The Dawn of New-Old Labour?

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John McDonnell pledges new economics for old ideas

With the Labour leadership elections (finally) over, our news has now been flooded with the policies and ideals of our newly elected leader of Her Majesty’s Opposition, but more interestingly, our newly appointed Shadow Chancellor. Kick-starting his tenure with some bold headlines and ideas, it seems that a potential Labour government has its eyes firmly set on reforming the Bank of England as well as giving the Department of Business more economic power and a greater role in stimulating growth, instead of the ‘stuffy’ treasury.

Chris Leslie, the previous Shadow Chancellor, urged McDonnell to ‘tone down his negative rhetoric to business’ and it seems the competence and credibility of Labour’s economic policy is still under serious question by vast swathes of the British public. In a recent survey conducted by ComRes the public put the Conservatives up 12points on Labour to 42percent, whilst Mr Corbyn’s Labour stands fairly firmly on 30percent.

tone down his negative rhetoric to business

Whilst against the backdrop of the Conservative surge in the polls, McDonnell is facing pressure from the left, particularly from the trade union leaders, encouraging him to not ‘undermine [Jeremy Corbyn’s] democratic right to lead the Labour Party’. The pressure from both sides is surely to cause further cracks to appear in the Corbyn administration, which has already seen U-turns or setbacks on NATO and the renewal of Trident.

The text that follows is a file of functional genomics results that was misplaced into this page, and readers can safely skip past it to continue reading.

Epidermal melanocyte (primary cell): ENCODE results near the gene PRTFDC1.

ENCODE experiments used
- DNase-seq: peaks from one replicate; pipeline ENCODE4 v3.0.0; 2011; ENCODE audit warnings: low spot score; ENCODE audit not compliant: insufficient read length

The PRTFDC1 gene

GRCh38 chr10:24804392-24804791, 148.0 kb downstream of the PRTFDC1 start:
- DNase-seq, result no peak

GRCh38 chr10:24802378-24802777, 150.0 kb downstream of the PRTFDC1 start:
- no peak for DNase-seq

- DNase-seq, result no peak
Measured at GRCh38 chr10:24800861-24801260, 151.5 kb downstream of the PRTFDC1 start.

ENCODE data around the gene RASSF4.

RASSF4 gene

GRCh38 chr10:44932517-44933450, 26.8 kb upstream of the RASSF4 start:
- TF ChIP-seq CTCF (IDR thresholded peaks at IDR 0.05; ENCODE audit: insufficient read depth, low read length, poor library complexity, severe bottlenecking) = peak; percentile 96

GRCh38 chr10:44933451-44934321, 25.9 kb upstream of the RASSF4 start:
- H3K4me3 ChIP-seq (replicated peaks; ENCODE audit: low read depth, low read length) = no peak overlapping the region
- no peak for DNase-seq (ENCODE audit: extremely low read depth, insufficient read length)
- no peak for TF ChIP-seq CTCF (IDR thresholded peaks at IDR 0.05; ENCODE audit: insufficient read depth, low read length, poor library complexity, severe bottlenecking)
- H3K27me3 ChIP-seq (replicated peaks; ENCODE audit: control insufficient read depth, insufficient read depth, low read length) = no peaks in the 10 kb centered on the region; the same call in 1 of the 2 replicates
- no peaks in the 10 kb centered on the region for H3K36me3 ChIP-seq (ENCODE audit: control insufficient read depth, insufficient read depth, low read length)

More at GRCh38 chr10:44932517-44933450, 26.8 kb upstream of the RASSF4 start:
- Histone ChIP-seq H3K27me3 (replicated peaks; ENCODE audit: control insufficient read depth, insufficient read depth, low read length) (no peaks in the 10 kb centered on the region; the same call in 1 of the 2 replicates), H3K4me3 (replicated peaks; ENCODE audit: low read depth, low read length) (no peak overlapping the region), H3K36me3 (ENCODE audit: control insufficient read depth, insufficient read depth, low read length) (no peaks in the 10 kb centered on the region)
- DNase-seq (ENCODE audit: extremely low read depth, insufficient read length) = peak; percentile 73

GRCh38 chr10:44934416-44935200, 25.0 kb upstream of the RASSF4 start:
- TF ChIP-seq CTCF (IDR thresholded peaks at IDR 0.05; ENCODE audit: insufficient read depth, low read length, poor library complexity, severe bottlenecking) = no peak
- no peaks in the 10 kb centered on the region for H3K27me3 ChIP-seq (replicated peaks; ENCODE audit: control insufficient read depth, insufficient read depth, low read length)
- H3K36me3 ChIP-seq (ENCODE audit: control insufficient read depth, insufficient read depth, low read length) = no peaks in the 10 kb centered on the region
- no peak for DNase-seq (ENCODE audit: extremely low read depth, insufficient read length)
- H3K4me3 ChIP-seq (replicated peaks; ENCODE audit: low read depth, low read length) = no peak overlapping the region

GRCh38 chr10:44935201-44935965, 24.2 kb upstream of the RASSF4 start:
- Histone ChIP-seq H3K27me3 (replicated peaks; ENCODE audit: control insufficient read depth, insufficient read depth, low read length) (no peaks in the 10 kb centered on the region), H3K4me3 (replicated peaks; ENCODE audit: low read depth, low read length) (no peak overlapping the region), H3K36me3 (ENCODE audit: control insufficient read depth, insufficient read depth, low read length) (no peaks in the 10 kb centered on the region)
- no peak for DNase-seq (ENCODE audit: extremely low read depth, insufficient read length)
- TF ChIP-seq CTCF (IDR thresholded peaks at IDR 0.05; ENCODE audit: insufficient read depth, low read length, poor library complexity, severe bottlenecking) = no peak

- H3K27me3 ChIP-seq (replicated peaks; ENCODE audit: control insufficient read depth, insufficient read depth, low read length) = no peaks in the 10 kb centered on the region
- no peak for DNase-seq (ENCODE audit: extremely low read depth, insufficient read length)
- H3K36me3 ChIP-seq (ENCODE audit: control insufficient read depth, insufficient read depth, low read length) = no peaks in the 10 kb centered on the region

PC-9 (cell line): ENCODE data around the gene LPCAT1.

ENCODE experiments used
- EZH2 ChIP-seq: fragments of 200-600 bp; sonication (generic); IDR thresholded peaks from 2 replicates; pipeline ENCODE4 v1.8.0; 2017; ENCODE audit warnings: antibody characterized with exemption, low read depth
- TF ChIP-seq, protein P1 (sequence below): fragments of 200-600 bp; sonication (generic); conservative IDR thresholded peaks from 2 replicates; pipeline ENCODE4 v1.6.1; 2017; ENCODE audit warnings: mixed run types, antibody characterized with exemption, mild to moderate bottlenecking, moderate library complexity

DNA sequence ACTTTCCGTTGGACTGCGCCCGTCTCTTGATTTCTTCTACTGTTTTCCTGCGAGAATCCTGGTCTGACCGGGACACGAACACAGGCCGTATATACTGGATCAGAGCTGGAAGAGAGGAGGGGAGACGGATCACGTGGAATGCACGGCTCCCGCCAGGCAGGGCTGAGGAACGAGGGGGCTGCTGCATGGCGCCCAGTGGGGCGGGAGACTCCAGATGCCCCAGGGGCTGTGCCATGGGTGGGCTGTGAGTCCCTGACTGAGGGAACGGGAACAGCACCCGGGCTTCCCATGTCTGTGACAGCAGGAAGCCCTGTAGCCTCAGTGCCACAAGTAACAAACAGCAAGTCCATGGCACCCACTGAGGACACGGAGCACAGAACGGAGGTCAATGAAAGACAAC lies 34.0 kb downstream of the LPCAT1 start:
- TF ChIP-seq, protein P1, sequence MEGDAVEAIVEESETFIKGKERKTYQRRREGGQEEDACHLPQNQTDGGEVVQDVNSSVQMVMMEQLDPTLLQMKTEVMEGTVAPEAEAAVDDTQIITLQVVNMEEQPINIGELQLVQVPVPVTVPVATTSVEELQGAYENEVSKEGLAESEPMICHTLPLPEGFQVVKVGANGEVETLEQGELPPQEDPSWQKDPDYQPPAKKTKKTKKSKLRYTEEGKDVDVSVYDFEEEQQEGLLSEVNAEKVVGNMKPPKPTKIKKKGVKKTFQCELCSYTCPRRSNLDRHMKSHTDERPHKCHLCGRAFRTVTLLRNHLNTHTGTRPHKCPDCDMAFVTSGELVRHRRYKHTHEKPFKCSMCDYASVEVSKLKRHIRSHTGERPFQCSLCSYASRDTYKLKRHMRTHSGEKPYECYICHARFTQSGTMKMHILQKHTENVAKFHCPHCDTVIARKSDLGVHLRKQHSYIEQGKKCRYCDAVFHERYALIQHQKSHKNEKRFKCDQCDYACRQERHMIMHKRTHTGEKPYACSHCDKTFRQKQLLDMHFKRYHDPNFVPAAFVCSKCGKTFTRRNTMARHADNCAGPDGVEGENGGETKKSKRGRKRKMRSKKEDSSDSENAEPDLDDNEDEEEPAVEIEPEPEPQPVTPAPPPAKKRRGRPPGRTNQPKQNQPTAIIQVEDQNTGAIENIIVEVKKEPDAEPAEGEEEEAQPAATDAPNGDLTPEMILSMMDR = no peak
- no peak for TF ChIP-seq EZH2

In stark contrast to Corbyn, and the credibility of his mandate, McDonnell has commented that he understands the need to bring the deficit under control, with The Guardian reporting that ‘he will vote for the new charter of budget responsibility as set out by George Osborne’. As for his views on broader institutions such as the bank of England, McDonnell has already commented that it must be reformed, instead focusing on broader economic growth as opposed to merely following its mandate to maintain a 2% inflation rate.

 

he will vote for the new charter of budget responsibility as set out by George Osborne

 

With various Blairite and ex ministers coming out against, or at least dubious about the new economic policies, it is no wonder stress is beginning to show under Corbyn. All that we have now is to see where the next few months will take us and any future surprises (or not) that Corbynomics has in store for us!

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